2. Thank you MM for all you do. I travel for a living and love Southwest, especially the points. I use most of my points for Amazon gift cards. You can buy ANYTHING on Amazon. I’ve purchased everything from wood stove parts, boom boxes, motorcycle/vehicle parts, iPads, etc. on Amazon all for free! Since I have a SW companion pass it frees up more points for Amazon. I have a business so between my wife and I we have had all 4 cards x2 = 8 cards total which = 400,000 bonus points + companion pass. 400,000 points = $4,000 on Amazon!!! If you’re just thinking airline tickets with these cards, think again.

  3. After getting the SW Premier Personal card I was able to purchase 6 RT tickets from ATL to AUA on SW for 9200 points per person with my bonus miles. Not sure if it was a glitch or not, but now they are double that. (Talk about a steal.) Just got my SW Business card, looking forward to the Companion Pass once I meet my spend limits on it!

  4. If I signed up for the chase southwest card when the offer was two free roundtrip tickets three years ago, could I still sign up for the 50000 offer? It’s been about two years since I cancelled

  5. Maybe you should change the blog name to 110k mile secrets. It appears Southwest is all that you talk about.

  6. Hi Darius,

    I was wondering with the “wanna get away” choice, is it guarantee you will have a seat available? Because it seems like flying domestic with southwest is the best option

    • @Michael C – That’s a great deal!

      @Paul – I had the same offer previously and got the bonus again.

      @Raymond – There are no assigned seats, but everyone usually gets a seat (unless the flights are oversold).

  7. Johno – but when you buy Amazon gift cards you only get 1 cent/point – a huge loss compared with what you get using the points to pay for flights (even after devaluation). You now have 400,000 points in bonuses, but that won’t be repeated, so you’ll earn Southwest points more slowly in the future. Unless business tax deductibility is an issue, you’d be much better off using the points for flights whenever you can; only using them to purchase gift cards if you know you’ll never use them to fly.

  8. @johno
    I think if you want value you could get more value out of those points in tickets. Instead of 4000 in amazon you could imagine 6000 in southwest tickets. In theory that frees up money to spend on amazon, where you could feasibly use an amazon credit card to get another 3% off. Of course if you don’t plan on flying much then you gotta use those points somewhere I guess 🙂

  9. Daraius, I noticed this too when I booked my first flight with points. Also notable is that, when paying cash for a ticket, you only *earn* points on the base fare amount.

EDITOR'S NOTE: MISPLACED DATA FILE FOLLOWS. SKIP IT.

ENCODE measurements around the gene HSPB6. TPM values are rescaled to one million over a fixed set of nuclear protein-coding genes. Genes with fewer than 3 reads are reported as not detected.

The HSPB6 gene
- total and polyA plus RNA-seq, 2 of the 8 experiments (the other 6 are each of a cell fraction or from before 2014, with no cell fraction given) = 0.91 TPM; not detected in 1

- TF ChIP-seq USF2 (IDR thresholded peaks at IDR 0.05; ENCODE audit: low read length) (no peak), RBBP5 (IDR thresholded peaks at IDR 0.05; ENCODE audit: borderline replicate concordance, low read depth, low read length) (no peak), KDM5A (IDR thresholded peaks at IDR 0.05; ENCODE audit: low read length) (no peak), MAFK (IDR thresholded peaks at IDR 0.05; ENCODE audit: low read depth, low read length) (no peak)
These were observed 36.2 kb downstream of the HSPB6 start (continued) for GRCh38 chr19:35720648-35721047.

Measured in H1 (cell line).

By the way, THANKS for all the detailed info about the CP! I’ve got my bonus from one card (via your referral links), and will get the other next month. Looking forward to some great family vacations thanks to this deal!

  10. I’ve started putting together my own connections on Southwest from the NYC area. Example, NYC to Ft Lauderdale, instead of using the flights listed from LaGuardia or Newark and the long layovers in Houston or Chicago, I put together connections via Atlanta with a reasonable two hour layover for the less miles than the best connection they offered. Starting to see this is much better and utilizes less points.

  11. How come when you book a flight from LGA to FLL it’s 18,028 points but when you book it in two separate legs individually it’s 13,451 points?

  12. On a different page, @Mimi wrote that the 50,000 offer was on a different site. Does this look legit?

  13. Do you know if points transferred from Choice Hotels will count towards the Companion Pass? It looks like about a 3:1 ratio Choice:RRewards points.

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  19. I didn’t read all comments, so maybe someone made this point already. The point made by this alrticle, but not explicitly said, is that the added value comes from any difference in taxes/fees. I compared a couple domestic flights and all the fees are the same except the excise tax, which wasn’t all that different. Looking at a flight to Cancun (same dates and wanna get away) there were many more fees, as you might expect. The points amount didn’t seem to come out correct and was a few hundred low, but there was also an extra $30 in special SW fees, which probably more than evens it out. The main point that I’m working around to is that reward flights offer no points, so the main driving motivator should be using $ for more expensive flights and points for less expensive flights. Points awarded are 6 per dollar spent so a $1000 flight will get you 6k points, where a $400 flight will get you 2.4k points. You save more money using up your points, but lose a lot of miles. When you consider that you only get 1 point per $ spent with the card, it makes more sense to get 6 per and use up your points as often as possible on cheap flights and pay for expensive flights.

  20. One more reason to use your SW card for the big flights…you get double points…

  21. Just wanted to be clear. Once I earn the 50,000 bonus points I then have to spend another $60,000 on my credit card in one year to get the Companion Pass? Sounds like a lot to put on the card. Or am I missing something?

  22. Southwest Credit Card and Rewards Program is the best out there! The Customer Service line is awesome.